medo persian empire timeline
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Early mention of the area is from Assyria c. 835 B.C., when the Medes occupied the Zagros Mountains. The Medes gained control of an area extending from the Zagros Mountains to include Persis, Armenia, and eastern Anatolia. In 612, they captured the Assyrian city of Ninevah.
The artifacts included a small golden chariot, coins and bracelets decorated in a griffon motif. (The griffon is a mythical creature with the wings and head of an eagle and the body of a lion, and a symbol of the Persian capital of Persepolis.)
Map entitled ‘Persian Empire in the Time of Darius and Xerxes,’ shows territories in Asia and the Middle East during the 330s.
This was the Medo Persian Empire Timeline
Following him was Xerxes, the son of Darius and a daughter of Cyrus the great and the husband of the Hebrew queen Esther. He stopped an Egyptian revolt in his first year. Around 484 BC, he also destroyed the Babylonian temples and took the statue of Marduk (Bel) and killed the priest that tried to stop him.
The religion states that active participation in life through good deeds is necessary to ensure happiness and to keep chaos at bay. This active participation is a central element in Zoroaster’s concept of free will, and Zoroastrianism rejects all forms of monasticism. Ahura Mazda will ultimately prevail over the evil Angra Mainyu or Ahriman, at which point the universe will undergo a cosmic renovation and time will end. In the final renovation, all of creation—even the souls of the dead that were initially banished to “darkness”—will be reunited in Ahura Mazda, returning to life in the undead form. At the end of time, a savior-figure (a Saoshyant) will bring about a final renovation of the world (frashokereti), in which the dead will be revived.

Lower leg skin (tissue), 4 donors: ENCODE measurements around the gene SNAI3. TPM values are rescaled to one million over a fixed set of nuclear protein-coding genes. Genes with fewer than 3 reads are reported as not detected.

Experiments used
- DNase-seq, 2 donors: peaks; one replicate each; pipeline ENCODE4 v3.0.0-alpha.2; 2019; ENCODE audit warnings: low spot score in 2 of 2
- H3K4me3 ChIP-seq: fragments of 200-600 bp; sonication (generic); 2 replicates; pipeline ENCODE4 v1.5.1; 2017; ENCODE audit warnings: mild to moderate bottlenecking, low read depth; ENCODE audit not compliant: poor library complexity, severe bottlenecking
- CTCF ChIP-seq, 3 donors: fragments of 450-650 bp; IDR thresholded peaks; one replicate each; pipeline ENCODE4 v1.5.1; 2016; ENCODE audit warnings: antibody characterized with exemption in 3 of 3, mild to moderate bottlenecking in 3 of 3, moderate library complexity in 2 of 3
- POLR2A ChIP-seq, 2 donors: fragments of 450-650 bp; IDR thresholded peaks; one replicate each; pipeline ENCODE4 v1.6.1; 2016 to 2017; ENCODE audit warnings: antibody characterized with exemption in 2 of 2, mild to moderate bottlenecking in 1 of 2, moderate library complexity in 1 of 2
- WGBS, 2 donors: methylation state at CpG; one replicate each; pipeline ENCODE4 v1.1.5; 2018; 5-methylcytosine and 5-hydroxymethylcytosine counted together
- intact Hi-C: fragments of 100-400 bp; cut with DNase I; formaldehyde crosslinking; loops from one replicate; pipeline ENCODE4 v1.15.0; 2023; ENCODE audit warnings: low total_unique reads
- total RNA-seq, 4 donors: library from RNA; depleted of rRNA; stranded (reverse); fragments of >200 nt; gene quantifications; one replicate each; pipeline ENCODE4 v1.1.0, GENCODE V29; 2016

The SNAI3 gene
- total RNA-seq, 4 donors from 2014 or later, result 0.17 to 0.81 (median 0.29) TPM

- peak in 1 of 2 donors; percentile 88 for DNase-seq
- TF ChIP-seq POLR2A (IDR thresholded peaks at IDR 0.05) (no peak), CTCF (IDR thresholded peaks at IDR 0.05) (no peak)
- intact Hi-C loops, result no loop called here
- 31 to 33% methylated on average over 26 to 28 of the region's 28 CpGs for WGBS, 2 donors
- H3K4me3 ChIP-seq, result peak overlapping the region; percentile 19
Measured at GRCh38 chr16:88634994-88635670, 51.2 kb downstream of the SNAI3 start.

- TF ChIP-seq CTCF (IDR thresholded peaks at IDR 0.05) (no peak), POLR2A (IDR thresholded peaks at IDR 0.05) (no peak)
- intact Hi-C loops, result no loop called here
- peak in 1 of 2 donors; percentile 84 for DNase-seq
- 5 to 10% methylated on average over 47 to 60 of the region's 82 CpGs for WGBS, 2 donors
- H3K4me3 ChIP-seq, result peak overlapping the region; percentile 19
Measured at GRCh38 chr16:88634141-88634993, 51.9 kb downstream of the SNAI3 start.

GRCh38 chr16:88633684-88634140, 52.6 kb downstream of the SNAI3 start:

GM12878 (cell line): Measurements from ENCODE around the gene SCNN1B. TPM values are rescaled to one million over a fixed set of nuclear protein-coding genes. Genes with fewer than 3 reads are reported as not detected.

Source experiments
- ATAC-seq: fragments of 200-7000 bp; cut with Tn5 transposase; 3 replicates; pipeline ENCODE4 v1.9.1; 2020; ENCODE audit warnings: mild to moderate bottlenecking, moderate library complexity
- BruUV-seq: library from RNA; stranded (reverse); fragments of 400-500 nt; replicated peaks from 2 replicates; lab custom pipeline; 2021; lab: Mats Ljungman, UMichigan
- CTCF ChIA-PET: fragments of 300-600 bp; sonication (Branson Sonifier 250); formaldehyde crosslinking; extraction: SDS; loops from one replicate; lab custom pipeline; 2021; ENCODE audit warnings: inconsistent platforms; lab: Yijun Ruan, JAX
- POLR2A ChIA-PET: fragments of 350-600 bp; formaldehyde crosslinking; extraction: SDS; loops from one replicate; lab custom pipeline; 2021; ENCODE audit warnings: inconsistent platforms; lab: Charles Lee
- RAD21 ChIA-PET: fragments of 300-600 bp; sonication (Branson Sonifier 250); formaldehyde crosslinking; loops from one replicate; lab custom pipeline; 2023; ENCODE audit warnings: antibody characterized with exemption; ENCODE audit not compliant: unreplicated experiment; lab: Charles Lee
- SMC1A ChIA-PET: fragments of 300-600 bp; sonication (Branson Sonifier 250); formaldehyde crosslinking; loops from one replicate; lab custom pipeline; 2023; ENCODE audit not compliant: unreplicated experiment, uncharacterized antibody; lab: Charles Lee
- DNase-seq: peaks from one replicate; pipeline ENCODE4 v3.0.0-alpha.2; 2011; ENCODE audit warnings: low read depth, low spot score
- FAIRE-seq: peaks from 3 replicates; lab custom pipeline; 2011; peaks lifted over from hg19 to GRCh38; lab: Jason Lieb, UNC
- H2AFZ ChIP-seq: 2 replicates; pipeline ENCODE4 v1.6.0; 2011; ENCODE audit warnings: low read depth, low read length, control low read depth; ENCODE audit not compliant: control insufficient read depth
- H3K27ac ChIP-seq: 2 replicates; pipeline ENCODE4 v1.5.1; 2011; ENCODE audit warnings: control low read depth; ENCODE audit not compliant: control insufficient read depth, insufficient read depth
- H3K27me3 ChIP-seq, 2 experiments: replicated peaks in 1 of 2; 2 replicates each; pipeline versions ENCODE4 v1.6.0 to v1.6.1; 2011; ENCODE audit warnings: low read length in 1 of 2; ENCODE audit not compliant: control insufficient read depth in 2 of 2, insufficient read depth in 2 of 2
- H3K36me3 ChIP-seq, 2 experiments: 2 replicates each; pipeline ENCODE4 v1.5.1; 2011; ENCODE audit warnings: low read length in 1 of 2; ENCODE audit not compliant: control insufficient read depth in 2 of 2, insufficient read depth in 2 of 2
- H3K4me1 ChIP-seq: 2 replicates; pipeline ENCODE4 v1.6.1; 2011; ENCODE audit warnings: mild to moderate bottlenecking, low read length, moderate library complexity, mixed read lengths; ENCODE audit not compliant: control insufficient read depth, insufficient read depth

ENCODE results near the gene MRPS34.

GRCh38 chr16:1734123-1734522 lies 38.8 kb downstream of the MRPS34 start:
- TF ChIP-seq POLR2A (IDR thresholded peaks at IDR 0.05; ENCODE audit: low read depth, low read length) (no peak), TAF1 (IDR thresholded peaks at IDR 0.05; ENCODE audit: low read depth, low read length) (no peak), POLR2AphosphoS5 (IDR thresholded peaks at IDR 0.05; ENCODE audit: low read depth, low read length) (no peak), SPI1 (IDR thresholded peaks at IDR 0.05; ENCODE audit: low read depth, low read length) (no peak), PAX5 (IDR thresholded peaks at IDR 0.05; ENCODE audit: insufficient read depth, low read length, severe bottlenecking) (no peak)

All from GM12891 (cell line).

Under Cyrus the Great and Darius the Great, the Achaemenid Empire became the first global empire.
For example, he allowed the Hebrews, who had been captives in Babylon for over fifty years to return to the holy city of Jerusalem, instead of turning them into slaves. He returned sacred items that were stolen from them and allowed the rebuilding of their capital and the temple.
The Persian kings — especially Cyrus and, later, Darius I (522-486 B.C.E.) — developed a model for the administration of a large empire that was copied by others in the future. Laws were carried out fairly and evenly among all of the various subject peoples.